Like the first, this tomb contains a shrine to Saint Veloth. There are other similarities in construction and the burial process, with large urns supported on block shaped altars used to inter the dead and numerous upturned spears sporting the ancestral skulls. There are differences though, in the size and layout of the tomb. The Samarys clan, to which this tomb belongs, is apparently larger and wealthier than the Tharys clan. The burial urns are for more numerous, somewhat crowding a double entry chamber connected by a short hall. In the second entry chamber I found the shrine, and a door to the innermost crypt. When I opened the door I was beset by a skeleton warrior, this one armed with a broadsword and shield, who I calmly dispatched. After the horrors I had faced a skeleton warrior just did not seem as much of a problem as in my previous encounters. The shorter reach of the broadsword offered ample opportunity to drive my spear through its defenses and it was soon reduced to a pile of dust and bones.

In a place of honor at the far end of the inner crypt, alone on a stone alter, stands an ornate burial urn lidded with a seal promising serious damage to the unwary. I tripped the trap with a well insulated iron probe I carry just for such occasions and let the energies dissipate harmlessly. The inscriptions on the urn identified the contents as one 'Lord Brinne', and the local spectral population murmured their displeasure as I poked through the distinguished ashes. Buried in the ashes I found an ornate ring set with purple stones. Could this be the lost Mentor's Ring? Cautiously I placed the ring on my finger and immediately I could feel the powerful magic that gave it its name. My will and intellect have been augmented, giving me greater access to and control over all areas of spellcasting. My first intended task of the day was complete, and a resounding success.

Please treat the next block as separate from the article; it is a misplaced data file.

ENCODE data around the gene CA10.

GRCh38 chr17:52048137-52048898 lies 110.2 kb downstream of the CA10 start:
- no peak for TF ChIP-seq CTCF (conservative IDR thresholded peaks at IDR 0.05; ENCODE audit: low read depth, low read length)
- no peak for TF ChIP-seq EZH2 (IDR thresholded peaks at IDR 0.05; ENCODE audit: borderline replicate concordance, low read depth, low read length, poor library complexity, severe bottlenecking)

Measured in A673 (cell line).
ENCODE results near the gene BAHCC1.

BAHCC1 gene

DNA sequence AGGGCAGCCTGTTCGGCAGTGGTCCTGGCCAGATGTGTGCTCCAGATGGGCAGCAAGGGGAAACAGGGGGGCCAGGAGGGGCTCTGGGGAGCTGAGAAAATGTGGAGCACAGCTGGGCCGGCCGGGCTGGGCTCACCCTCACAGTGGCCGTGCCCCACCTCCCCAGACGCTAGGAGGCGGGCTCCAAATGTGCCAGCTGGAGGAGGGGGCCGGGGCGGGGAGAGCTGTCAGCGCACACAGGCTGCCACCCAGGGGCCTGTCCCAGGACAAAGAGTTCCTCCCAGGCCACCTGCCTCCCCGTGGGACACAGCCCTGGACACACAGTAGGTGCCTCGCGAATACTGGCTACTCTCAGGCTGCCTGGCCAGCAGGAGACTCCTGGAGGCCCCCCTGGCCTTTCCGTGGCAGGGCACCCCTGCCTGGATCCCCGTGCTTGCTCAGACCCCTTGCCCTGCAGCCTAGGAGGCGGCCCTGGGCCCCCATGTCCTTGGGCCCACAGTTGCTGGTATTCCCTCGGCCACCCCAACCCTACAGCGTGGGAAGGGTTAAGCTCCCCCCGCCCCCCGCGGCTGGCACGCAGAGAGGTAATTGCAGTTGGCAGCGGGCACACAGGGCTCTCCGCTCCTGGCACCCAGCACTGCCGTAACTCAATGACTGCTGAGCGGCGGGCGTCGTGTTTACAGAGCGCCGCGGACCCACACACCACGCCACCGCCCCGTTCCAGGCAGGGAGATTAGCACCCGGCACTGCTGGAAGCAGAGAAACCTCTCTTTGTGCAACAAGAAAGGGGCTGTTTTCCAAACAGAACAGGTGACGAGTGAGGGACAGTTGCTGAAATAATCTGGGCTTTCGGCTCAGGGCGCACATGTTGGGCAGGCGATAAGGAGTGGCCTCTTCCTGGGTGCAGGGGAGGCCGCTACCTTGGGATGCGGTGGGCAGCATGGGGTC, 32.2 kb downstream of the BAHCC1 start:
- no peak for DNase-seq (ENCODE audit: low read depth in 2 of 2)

From that time to this nothing has gone well. Every attempt to climb into the coastal mountains behind the tomb was thwarted by their steep slopes. All afternoon I circled, trying from every side, following narrow ledges, leaping for imagined footholds. As the sun dipped in the west I conceded defeat and followed the road towards my destination. In the gathering darkness I lost the track more than once, and were it not for a seemingly endless flock of cliff racers I would probably have just made camp. Pressing on I arrived at Hla Oad, only to find that the local tradehouse is a front operation for a criminal syndicate known as the Cammona Tong, everyone in town knows it and no one cares, and as a non-member I was about as welcome as a stray slaughterfish in a bathing trough. Fortunately I found the Harpy ready to set sail, and took passage more for the bunk than the transport.